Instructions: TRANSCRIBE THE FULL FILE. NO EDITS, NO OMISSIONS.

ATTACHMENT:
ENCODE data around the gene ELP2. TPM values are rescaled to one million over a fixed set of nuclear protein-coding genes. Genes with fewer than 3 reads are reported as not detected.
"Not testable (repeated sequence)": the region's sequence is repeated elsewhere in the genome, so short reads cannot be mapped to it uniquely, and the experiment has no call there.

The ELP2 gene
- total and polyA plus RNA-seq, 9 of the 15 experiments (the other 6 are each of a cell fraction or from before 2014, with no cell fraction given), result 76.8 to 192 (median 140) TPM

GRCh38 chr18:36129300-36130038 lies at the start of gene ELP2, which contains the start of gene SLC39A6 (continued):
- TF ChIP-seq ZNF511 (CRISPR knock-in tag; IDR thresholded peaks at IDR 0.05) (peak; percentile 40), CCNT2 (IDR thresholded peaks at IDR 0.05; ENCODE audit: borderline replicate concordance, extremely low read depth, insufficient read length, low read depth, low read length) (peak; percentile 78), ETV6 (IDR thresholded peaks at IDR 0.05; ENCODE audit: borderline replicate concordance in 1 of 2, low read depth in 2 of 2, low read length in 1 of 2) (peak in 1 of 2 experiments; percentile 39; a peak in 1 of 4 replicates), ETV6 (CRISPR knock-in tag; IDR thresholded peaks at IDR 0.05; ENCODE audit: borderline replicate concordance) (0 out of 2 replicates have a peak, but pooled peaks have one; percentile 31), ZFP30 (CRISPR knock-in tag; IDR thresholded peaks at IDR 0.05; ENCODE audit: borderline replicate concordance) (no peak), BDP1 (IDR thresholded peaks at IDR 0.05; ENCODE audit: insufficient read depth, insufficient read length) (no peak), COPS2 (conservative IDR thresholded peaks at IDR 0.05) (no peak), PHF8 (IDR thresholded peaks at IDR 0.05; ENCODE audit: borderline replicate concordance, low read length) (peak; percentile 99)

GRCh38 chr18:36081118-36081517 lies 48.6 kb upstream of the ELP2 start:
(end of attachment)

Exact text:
ENCODE data around the gene ELP2. TPM values are rescaled to one million over a fixed set of nuclear protein-coding genes. Genes with fewer than 3 reads are reported as not detected.
"Not testable (repeated sequence)": the region's sequence is repeated elsewhere in the genome, so short reads cannot be mapped to it uniquely, and the experiment has no call there.

The ELP2 gene
- total and polyA plus RNA-seq, 9 of the 15 experiments (the other 6 are each of a cell fraction or from before 2014, with no cell fraction given), result 76.8 to 192 (median 140) TPM

GRCh38 chr18:36129300-36130038 lies at the start of gene ELP2, which contains the start of gene SLC39A6 (continued):
- TF ChIP-seq ZNF511 (CRISPR knock-in tag; IDR thresholded peaks at IDR 0.05) (peak; percentile 40), CCNT2 (IDR thresholded peaks at IDR 0.05; ENCODE audit: borderline replicate concordance, extremely low read depth, insufficient read length, low read depth, low read length) (peak; percentile 78), ETV6 (IDR thresholded peaks at IDR 0.05; ENCODE audit: borderline replicate concordance in 1 of 2, low read depth in 2 of 2, low read length in 1 of 2) (peak in 1 of 2 experiments; percentile 39; a peak in 1 of 4 replicates), ETV6 (CRISPR knock-in tag; IDR thresholded peaks at IDR 0.05; ENCODE audit: borderline replicate concordance) (0 out of 2 replicates have a peak, but pooled peaks have one; percentile 31), ZFP30 (CRISPR knock-in tag; IDR thresholded peaks at IDR 0.05; ENCODE audit: borderline replicate concordance) (no peak), BDP1 (IDR thresholded peaks at IDR 0.05; ENCODE audit: insufficient read depth, insufficient read length) (no peak), COPS2 (conservative IDR thresholded peaks at IDR 0.05) (no peak), PHF8 (IDR thresholded peaks at IDR 0.05; ENCODE audit: borderline replicate concordance, low read length) (peak; percentile 99)

GRCh38 chr18:36081118-36081517 lies 48.6 kb upstream of the ELP2 start: